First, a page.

Port State Minimum Standards
In December 2017 the Commission agreed to a Conservation and Management Measure on Port State Minimum Standards with the stated purpose being "to establish processes and procedures for CCMs to request that port inspections be undertaken on fishing vessels suspected of engaging in IUU fishing or fishing related activities in support of IUU fishing." The full text of the measure can be accessed at this link: CMM 2017-02 (537.41 KB)
Paragraph 6 of CMM 2017-02 encourages each CCM to designate ports for the purpose of inspection. Any subsequent designation of ports or changes to this list shall be notified to the WCPFC Executive Director at least 30 days before the designation or change takes effect.
Paragraph 19 of CMM 2017-02 requires that Port CCMs notify the Commission of a contact point for the purpose of CMM 2017-02. Any subsequent changes shall be notified to the WCPFC Executive Director at least 15 days before such change takes effect.
Paragraph 21 of CMM 2017-02 states "CCMs that establish port State measures shall publicize all relevant measures in an appropriate manner, within 30 days of entering into force of such measures, and shall advise the Commission to facilitate wider distribution through posting on the WCPFC website."
The notifications the Secretariat has received from Port CCMs in reference to CMM 2017-02 are shown in the below table. The information in the table is current as at 19 February 2024.
|Designated Ports for the purpose of inspection
|Advice of Port State Measures
|Date of Issue
Australia designates all of its ports for the purposes of inspections under WCPFC CMM 2017-02 on Minimum Standards for Port State Measures.
List of designated ports for the purposes of inspections under CMM 2017-02 is at: (1.46 KB)
Australia allows foreign fishing vessels into its ports and the landing of catch from such vessels only with explicit approval. Australia has a domestic process for considering vessel entry into an Australian port which is outlined in these guidelines: Port access guidelines Applications for port access are considered consistent with the Australian Fisheries Management Authority’s Client Service Charter.
Australian Fisheries Management Authority
|30 May 2022
Thailand has designated 22 (twenty-two) ports for the purpose of CMM 2017-02 20.81 KB
|Thailand has provided advice of the relevant measure "The Notification of Ministry of Agriculture and Cooperatives on Advance Data Reporting, and Determining Ports for Non-Thai fishing vessel wishing to enter the Kingdom E.B. 2560 (A.D. 2017) (353.81 KB)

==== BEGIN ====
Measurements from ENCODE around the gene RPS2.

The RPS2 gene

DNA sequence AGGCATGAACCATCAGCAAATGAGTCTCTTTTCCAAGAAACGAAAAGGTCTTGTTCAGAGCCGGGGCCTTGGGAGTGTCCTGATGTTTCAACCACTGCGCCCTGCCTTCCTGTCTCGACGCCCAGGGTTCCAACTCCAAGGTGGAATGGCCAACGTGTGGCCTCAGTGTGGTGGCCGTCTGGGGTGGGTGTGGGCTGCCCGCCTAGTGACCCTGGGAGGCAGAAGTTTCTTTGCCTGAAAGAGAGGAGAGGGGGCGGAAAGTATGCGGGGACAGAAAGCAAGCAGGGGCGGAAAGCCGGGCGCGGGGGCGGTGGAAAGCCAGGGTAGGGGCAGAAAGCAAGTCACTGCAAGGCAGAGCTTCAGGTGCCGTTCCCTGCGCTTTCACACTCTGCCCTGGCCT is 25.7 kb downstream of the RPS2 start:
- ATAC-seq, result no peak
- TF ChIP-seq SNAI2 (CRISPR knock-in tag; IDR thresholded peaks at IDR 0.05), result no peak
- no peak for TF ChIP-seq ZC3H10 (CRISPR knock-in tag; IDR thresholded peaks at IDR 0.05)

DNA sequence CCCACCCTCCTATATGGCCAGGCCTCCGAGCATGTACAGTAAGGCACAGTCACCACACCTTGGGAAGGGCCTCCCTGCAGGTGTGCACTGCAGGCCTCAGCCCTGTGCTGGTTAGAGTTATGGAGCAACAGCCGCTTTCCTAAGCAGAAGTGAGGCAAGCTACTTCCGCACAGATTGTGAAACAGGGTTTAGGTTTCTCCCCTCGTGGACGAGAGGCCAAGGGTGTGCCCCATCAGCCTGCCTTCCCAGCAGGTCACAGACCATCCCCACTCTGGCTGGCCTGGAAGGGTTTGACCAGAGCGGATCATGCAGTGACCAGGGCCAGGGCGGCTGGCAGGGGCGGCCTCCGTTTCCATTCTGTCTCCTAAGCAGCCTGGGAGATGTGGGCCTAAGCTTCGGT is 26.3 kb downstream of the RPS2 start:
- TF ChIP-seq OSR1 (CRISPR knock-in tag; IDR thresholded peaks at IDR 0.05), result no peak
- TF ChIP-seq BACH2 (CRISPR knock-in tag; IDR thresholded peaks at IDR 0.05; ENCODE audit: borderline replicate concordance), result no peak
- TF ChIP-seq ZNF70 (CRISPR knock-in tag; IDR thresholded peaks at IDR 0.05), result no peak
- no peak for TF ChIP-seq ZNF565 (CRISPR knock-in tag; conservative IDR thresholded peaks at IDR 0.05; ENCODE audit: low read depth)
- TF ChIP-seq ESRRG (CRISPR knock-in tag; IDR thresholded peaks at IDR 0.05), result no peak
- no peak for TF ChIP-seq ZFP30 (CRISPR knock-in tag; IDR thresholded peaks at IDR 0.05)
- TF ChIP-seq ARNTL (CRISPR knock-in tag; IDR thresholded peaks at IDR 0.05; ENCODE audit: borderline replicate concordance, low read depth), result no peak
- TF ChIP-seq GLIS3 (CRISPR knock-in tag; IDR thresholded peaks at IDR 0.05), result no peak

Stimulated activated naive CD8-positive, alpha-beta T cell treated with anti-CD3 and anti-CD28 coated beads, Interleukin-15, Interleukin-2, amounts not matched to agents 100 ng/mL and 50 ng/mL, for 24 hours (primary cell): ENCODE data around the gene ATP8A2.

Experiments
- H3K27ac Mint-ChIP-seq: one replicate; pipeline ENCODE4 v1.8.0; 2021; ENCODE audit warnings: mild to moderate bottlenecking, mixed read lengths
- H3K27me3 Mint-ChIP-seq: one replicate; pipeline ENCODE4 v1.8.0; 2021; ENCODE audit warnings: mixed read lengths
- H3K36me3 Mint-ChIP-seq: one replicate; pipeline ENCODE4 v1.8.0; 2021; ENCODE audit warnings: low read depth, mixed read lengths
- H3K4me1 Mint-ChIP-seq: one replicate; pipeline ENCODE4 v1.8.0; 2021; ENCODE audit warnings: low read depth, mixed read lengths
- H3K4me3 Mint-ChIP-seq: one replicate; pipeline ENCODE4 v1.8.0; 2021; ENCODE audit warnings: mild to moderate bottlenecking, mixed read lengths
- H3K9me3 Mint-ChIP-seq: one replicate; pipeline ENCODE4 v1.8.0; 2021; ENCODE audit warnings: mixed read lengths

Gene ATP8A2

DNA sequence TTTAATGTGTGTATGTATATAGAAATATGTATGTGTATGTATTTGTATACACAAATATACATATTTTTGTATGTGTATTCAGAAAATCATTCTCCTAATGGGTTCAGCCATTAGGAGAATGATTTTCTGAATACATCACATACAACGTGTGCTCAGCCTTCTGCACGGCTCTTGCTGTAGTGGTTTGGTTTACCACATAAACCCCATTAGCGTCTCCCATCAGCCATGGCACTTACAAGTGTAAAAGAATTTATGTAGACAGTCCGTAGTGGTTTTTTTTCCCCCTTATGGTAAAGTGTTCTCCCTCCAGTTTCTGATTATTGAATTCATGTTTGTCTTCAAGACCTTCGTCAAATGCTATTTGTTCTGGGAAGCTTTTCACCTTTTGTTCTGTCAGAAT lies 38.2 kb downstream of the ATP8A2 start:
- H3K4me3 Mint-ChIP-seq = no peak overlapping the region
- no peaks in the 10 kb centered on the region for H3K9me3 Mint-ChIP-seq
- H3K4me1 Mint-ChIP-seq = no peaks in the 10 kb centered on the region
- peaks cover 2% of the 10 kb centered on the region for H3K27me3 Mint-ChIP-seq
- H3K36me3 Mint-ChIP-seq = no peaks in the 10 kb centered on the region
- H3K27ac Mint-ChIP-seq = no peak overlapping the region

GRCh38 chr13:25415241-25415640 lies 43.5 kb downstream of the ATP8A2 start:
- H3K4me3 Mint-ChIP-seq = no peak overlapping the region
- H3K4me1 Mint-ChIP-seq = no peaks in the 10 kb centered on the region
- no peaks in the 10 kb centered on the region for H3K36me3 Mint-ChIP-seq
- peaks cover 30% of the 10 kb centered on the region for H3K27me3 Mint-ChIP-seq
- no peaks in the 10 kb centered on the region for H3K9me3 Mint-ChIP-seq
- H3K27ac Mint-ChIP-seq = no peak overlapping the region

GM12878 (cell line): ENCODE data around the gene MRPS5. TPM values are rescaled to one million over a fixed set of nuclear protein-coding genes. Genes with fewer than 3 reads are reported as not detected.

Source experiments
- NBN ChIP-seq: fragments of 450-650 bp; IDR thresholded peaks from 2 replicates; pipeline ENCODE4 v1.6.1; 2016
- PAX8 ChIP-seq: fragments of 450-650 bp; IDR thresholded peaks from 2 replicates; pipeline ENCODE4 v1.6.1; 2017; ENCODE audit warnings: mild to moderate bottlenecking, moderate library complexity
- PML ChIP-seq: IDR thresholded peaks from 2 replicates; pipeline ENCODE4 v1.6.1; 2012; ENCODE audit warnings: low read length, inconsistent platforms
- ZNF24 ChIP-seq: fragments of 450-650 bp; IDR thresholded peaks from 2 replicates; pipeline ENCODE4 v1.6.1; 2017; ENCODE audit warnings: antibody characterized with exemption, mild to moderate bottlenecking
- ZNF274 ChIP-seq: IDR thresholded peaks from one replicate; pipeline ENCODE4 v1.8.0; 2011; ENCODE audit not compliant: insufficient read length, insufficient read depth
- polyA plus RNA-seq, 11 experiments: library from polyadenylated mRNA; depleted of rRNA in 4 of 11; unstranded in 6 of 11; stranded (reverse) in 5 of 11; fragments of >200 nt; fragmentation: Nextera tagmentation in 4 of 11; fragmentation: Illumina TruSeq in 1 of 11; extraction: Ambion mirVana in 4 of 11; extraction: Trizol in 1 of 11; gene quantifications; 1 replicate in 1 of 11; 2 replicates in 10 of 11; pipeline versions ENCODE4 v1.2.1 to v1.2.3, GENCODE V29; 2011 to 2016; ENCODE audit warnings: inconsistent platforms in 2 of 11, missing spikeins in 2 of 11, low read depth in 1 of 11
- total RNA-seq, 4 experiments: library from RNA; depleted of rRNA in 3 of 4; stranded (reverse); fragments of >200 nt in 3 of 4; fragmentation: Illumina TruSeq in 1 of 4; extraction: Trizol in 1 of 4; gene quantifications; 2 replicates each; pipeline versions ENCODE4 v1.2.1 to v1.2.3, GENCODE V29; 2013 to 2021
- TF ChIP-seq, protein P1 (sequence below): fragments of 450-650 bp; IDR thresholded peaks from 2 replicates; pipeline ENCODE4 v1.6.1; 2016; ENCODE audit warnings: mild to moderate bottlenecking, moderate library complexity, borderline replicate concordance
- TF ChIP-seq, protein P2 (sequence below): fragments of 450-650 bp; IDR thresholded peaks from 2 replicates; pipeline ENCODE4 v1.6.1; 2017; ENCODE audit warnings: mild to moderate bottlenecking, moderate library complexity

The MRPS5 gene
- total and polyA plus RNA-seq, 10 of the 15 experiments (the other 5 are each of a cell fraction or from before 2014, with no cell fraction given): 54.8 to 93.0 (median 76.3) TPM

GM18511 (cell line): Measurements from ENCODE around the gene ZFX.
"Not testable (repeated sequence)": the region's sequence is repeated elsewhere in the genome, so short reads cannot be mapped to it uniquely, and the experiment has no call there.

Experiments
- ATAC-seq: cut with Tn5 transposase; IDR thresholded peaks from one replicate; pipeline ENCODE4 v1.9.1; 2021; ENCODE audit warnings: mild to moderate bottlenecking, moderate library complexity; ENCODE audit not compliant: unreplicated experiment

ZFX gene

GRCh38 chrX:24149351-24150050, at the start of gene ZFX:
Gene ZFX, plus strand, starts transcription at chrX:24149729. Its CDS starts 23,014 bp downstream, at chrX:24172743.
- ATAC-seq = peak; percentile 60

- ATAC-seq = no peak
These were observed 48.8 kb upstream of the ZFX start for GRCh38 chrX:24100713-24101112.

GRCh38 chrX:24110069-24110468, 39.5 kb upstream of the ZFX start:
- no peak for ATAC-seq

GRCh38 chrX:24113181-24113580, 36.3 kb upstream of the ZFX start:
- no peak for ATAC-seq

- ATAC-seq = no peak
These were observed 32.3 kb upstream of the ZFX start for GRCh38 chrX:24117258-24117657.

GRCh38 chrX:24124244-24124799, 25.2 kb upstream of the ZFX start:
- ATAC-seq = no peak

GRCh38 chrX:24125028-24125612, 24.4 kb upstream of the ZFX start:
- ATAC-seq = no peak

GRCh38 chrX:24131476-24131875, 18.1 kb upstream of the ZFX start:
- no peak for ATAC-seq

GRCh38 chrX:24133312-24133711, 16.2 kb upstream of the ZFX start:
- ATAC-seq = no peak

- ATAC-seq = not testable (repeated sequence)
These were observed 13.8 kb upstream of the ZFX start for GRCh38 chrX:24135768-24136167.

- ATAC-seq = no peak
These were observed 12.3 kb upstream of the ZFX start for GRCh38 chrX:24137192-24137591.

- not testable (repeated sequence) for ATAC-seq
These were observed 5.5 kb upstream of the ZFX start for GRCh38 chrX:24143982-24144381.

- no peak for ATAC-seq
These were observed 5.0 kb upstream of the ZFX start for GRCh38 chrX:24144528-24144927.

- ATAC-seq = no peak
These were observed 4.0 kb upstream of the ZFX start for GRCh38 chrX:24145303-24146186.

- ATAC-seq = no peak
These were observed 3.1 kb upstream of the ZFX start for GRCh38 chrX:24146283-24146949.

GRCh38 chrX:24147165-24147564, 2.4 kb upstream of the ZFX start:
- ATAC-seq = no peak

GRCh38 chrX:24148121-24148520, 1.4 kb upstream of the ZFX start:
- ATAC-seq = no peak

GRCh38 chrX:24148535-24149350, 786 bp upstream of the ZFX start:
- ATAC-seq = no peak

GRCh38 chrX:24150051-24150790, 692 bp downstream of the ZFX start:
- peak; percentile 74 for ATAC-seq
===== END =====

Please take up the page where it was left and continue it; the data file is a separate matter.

Port State Measures Implementation Group, Fish Quarantine and Inspection Division
|16 July 2018
Japan has designated 7 (seven) ports for the purpose of CMM 2017-02 (17.09 KB)
Japan has provided all laws, regulations, process and other relevant information for foreign flagged fishing vessels to get a permission for port call at Japanese ports at the following website: link
|1 April 2022
New Zealand has designated 13 ports for the purpose of CMM 2017-02
New Zealand publicises all of relevant requirements, measures and legislation for the NZ flagged fishing vessels fishing under a high seas permit beyond NZ national jurisdiction, and foreign fishing vessels arriving from the high seas at the following website: link
Ministry of Primary Industries - International Compliance
Fisheries Compliance Liaison & Coordination
|28 Sept 2018
|United States of America
|5 May 2020
Solomon Islands has designated two (2) ports for the purpose of CMM 2017-02
|24 Sept 2019
|France (French Polynesia)
France (French Polynesia) has designated one (1) port for the purpose of CMM 2017-02
|5 Dec 2019
|France (New Caledonia)
Caledonia) has designated one (1) port for the purpose of CMM 2017-02 605.97 KB
|8 July 2022
|Philippines has designated two (2) port for the purpose of CMM 2017-02 357.73 KB
|28 Sept 2022
|Tuvalu has designated one (1) port for the purpose of CMM 2017-02 55.41 KB
|19 Feb 2024